Hackers Attacked Dropbox and Gained Access to 130 Repositories on GitHub

Hackers attacked Dropbox
Written by Carina Wilson

Dropbox reported that in mid-September, its employees were attacked by hackers that penetrated into their GitHub accounts.

Using phishing, the attackers managed to gain access to one of the company’s GitHub organizations, and then stole data from 130 repositories.

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The incident occurred on October 14, 2022, and was associated with a large-scale phishing campaign, which GitHub representatives had previously warned about. Let me remind you that as part of this scheme, scammers sent letters with fake notifications on behalf of the Circle CI service, which is used for continuous development and deployment.

Hackers attacked Dropbox
Example of a phishing message

These emails, for example, notified recipients of changes in the privacy policy and terms of use, ostensibly requiring people to sign in to their GitHub account and accept the changes. As you might guess, the goal of the attackers was collection of credentials from GitHub and two-factor authentication with one-time passwords (OTP), which were transmitted to the attackers through reverse proxies.

Dropbox reports that one of the employees of the company fell for the trick from such an email that looked exactly like the real thing. As a result, the attackers gained access to one of the company’s GitHub accounts.

The attacker did not have access to anyone’s Dropbox account content, passwords, or payment information. To date, our investigation has shown that the code accessed by the attacker contained only some of the credentials (mostly API keys) used by the Dropbox developers. The code and associated data also included several thousand names and email addresses belonging to Dropbox employees, current, past, and potential customers (Dropbox has over 700 million registered users). We take the privacy of our customers, partners, and employees seriously, and while we believe the risk to them is minimal, we have already notified all those affected.Dropbox said.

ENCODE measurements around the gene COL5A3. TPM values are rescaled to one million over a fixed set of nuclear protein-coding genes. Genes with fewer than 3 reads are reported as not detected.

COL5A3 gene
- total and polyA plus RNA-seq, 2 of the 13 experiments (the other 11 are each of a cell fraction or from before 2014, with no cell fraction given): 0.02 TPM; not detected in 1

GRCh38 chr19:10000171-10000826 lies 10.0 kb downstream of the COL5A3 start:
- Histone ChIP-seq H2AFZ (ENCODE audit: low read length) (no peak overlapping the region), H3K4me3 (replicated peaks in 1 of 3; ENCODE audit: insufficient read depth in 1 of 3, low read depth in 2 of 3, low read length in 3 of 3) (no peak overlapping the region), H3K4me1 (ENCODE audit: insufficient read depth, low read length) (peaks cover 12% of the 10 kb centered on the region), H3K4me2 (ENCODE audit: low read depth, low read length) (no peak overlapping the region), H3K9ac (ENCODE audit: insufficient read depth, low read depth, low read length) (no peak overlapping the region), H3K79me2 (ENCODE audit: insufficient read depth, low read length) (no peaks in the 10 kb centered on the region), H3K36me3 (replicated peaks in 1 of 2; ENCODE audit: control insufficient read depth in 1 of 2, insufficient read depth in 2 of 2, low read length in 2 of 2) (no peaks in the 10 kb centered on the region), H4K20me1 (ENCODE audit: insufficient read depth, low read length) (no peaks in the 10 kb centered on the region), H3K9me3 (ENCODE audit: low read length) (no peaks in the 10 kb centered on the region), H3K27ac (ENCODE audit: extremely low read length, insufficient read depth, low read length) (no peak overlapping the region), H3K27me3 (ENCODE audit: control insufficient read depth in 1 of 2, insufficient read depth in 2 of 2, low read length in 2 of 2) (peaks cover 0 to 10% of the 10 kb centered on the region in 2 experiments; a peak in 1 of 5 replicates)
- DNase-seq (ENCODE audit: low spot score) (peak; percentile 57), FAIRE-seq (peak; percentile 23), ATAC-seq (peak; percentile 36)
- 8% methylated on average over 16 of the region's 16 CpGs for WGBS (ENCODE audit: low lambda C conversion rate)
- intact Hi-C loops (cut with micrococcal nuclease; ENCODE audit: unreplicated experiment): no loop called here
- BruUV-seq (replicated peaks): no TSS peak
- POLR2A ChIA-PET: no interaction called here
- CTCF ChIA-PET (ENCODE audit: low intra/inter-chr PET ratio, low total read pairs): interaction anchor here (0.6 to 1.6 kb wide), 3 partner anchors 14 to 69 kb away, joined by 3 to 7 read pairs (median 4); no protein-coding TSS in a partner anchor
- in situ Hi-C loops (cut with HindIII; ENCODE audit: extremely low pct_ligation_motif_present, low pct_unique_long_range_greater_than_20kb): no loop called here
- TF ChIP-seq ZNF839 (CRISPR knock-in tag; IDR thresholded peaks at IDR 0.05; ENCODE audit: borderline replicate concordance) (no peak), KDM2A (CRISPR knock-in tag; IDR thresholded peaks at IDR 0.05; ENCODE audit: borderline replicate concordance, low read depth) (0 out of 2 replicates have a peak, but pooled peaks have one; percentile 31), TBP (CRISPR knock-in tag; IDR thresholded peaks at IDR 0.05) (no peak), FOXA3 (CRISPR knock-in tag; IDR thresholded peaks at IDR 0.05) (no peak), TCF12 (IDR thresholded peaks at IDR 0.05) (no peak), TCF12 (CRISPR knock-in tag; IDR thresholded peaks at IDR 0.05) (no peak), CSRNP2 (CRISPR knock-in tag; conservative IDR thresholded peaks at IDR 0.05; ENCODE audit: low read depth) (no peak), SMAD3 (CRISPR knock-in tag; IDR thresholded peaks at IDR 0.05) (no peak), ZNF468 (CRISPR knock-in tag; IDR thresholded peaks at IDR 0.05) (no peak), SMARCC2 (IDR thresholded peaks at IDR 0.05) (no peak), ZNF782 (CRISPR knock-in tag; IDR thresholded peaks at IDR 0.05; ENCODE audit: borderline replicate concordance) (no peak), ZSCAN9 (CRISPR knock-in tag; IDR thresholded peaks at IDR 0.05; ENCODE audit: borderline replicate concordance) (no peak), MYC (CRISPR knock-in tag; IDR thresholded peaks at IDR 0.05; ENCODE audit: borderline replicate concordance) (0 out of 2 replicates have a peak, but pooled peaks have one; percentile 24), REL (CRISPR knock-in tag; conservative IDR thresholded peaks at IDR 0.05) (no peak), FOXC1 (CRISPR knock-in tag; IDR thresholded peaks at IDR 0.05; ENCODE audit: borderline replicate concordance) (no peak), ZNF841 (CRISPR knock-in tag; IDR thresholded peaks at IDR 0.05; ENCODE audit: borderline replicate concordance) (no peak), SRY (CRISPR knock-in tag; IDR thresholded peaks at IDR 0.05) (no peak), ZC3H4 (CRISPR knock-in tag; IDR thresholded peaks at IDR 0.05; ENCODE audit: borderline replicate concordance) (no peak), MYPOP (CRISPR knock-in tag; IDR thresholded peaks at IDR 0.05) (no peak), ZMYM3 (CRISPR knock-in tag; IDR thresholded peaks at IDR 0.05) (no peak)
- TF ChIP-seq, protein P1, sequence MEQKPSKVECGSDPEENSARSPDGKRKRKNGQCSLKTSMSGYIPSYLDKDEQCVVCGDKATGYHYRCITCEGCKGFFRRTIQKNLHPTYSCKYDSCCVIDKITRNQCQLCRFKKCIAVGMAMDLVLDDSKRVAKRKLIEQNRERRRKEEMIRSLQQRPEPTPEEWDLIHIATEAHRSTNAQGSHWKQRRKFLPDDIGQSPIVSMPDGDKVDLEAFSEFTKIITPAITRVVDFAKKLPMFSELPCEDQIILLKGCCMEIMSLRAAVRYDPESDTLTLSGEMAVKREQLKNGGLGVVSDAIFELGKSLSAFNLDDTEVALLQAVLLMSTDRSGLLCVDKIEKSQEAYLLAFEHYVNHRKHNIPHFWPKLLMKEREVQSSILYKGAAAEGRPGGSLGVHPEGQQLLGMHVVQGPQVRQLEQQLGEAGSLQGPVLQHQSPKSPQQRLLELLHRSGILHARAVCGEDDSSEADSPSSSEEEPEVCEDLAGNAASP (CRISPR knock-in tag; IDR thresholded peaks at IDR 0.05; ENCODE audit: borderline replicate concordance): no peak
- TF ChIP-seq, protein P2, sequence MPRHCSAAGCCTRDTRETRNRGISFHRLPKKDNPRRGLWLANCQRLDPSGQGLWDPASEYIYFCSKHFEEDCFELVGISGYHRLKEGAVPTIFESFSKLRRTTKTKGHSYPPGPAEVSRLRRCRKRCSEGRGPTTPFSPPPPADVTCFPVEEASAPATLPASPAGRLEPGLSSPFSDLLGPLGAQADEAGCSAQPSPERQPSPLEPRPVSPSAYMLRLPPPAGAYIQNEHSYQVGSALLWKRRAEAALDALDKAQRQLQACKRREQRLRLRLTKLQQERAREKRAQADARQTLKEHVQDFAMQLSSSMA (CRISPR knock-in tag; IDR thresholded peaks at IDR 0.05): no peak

Company representatives write that having gained access to one of the company’s GitHub accounts, the attackers managed to infiltrate one of the Dropbox GitHub organizations, from where they eventually copied 130 repositories.

These repositories contained “copies of third-party libraries slightly modified for Dropbox use, internal prototypes, a number of tools, and configuration files used by the security team.” It is emphasized that the repositories did not contain the code of the main applications or infrastructure, and access to such repositories is limited and strictly controlled.

Immediately after the detection of suspicious activity, attackers’ access to GitHub was disabled. Dropbox security experts updated all compromised developer credentials and determined which customer data was exposed or stolen. The company is currently working on a WebAuthn rollout that was in progress prior to the incident and will now be accelerated.

About the author

Carina Wilson

With over 10 years' experience of writing for online and print media, I'm an expert in delivering clear and compelling copy.

I've written for a leading SEO copywriting agency as well as writing for some of the UK’s best known brands, magazines and newspapers.

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